China’s Bigger Innovation Problem; It’s not just about money for R&D. Innovators have to want to live there, too

China’s Bigger Innovation Problem

It’s not just about money for R&D. Innovators have to want to live there, too.

KEN MILLER

Dec. 4, 2013 12:24 p.m. ET

Last month’s Third Plenum meeting of Chinese leaders seemed to signal Beijing’s intention to experiment with more economic and financial freedom. Leaders now acknowledge the old model of cheap inputs—inexpensive labor, low-cost capital for state-owned enterprises, and the socialization of environmental costs—no longer works.Instead, the Plenum’s closing communique speaks of unleashing the inherent creativity of the people to drive the economy. So the relevant question for businesses, both at home and abroad, has to be how effectively Beijing will pursue that aim. The answer, so far, is discouraging.

On one level, leaders appear to be highly motivated. Communist Party General-SecretaryXi Jinping

and his fellow Politburo members hate that time and again the valuable intellectual property is created elsewhere for products that are merely manufactured on China’s shores.

So they have thrown themselves at the problem the best way they know how. Beijing is pursuing a so-called Medium- and Long-Term Plan to play a leading role in technologies aimed at revolutionizing agriculture, manufacturing, transportation, information, health and extractive industries by the year 2020. Leaders are attempting to create an innovation ecosystem whereby government ministries funnel money through universities, think-tanks, businesses of all sizes, cities, real-estate developers and venture-capital investors.

The government also has created the “Thousand Man Plan” to attract foreign researchers through bespoke laboratories and attractive financial packages. And Beijing is at last beefing up legal protections for intellectual property, in the expectation that Chinese innovators will soon create intellectual property to protect.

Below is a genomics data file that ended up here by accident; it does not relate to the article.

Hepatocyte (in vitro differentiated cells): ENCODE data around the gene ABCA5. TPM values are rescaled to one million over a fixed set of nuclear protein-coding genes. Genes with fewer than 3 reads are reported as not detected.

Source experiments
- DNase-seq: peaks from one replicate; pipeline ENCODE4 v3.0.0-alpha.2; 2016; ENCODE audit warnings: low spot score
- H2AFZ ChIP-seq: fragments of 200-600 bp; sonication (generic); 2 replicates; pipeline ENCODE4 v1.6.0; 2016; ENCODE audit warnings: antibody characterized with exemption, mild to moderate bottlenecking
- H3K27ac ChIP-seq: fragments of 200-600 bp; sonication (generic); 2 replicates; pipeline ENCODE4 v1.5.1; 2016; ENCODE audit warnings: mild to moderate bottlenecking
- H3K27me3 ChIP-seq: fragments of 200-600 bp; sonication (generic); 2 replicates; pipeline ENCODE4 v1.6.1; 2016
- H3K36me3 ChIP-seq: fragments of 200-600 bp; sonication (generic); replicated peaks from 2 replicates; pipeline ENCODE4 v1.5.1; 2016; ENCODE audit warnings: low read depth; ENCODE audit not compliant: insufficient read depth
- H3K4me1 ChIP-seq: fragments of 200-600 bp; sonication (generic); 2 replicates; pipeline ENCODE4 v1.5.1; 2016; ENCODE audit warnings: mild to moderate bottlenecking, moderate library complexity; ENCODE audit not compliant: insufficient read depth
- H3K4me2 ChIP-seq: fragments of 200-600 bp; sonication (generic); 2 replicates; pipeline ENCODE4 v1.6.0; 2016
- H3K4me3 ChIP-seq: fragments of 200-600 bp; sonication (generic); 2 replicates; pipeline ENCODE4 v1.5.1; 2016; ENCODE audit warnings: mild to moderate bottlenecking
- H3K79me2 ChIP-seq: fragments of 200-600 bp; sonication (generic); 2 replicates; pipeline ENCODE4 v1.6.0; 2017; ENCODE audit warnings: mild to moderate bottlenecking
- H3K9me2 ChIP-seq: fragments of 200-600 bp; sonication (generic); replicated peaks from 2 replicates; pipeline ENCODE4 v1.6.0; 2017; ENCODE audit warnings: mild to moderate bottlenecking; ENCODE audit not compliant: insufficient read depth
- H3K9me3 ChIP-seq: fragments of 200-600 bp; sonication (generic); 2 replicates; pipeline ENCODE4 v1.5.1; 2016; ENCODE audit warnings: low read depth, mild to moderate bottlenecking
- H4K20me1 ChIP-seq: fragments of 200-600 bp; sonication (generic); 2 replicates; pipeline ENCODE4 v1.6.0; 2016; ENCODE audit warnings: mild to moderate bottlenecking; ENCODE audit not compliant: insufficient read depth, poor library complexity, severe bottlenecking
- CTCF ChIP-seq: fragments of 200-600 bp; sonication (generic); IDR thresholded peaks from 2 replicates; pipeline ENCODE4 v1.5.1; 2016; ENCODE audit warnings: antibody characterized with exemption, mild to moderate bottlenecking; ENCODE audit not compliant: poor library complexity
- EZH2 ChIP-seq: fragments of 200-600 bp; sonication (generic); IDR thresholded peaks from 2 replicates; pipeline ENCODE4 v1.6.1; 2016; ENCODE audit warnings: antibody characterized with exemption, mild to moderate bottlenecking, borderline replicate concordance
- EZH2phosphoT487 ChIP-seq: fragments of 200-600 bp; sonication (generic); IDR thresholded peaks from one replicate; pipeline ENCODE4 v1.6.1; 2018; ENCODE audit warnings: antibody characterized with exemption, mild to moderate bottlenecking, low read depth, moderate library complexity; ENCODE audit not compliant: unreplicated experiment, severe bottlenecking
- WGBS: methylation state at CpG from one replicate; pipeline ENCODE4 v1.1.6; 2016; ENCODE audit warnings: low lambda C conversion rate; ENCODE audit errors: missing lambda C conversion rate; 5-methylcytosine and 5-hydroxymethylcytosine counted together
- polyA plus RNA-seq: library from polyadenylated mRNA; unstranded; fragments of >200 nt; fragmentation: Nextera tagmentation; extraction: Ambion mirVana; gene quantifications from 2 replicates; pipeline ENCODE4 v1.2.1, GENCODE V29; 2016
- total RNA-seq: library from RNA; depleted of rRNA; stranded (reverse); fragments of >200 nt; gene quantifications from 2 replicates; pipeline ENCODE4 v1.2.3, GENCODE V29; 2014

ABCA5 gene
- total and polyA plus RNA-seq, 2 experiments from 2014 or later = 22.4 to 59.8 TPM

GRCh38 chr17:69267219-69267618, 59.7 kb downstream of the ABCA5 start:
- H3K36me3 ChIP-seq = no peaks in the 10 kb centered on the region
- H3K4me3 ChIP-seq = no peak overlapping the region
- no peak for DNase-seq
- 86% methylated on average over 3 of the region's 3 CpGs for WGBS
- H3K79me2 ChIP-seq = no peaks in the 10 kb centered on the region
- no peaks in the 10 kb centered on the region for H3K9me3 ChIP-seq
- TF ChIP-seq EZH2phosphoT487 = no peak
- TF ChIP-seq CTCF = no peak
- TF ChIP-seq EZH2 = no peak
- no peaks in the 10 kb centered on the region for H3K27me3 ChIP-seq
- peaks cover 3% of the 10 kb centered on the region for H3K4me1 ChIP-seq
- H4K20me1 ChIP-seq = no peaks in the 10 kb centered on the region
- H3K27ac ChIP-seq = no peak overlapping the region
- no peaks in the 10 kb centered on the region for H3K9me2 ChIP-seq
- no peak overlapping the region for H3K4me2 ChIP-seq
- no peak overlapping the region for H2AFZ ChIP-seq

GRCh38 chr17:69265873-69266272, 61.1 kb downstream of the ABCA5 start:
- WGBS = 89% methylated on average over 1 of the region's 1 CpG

Measured by inputs, the effort is impressive. Today’s China spends more as a percentage of its GDP on science and technology than any other major economy except the U.S. Some measures of output also are notable. Roughly 10,000 science Ph.D.’s graduate every year from Chinese universities, Chinese patent filings are soaring, and more scientific papers are published and cited in journals each year. Some of the larger companies such as Huawei and Baidu now engage in fundamental research.

In other respects too, Beijing is eagerly encouraging Chinese creativity—although it is doing so by copying Western techniques for fostering innovation. The Chinese venture-capital industry invests at a rate that makes it second only to that of the U.S. Over 1,000 technology incubators exist across China to stimulate the earliest stage start-ups, and the best universities imitate their U.S. counterparts by forming their own “innovation labs.” The hope is that in unusual protected pockets of creativity, like Tsinghua University’s new X Lab, or NYU’s joint venture with East China Normal University, students and faculty will dare to be more innovative.

Yet in key respects, this innovation falls short of what China’s economy will need. For instance, most successful Chinese Internet companies are based on non-Chinese business models. Almost every successful U.S. Internet company has a Chinese counterpart. Google GOOG +0.47% has Baidu, Facebook FB +4.04% has Kaixin, Ebay has Taobao, Groupon has Meituan, Amazon has Dangdang and Youtube has Youku. But Chinese business-model innovation is more in the category of adaptation than de novo innovation.

Meanwhile, despite large investments in innovative individuals, China still has trouble retaining its best and brightest talents onshore. A white paper published in October by the official Chinese Academy of Social Sciences noted a growing number of Chinese scientists who had returned to China from the West are now leaving again.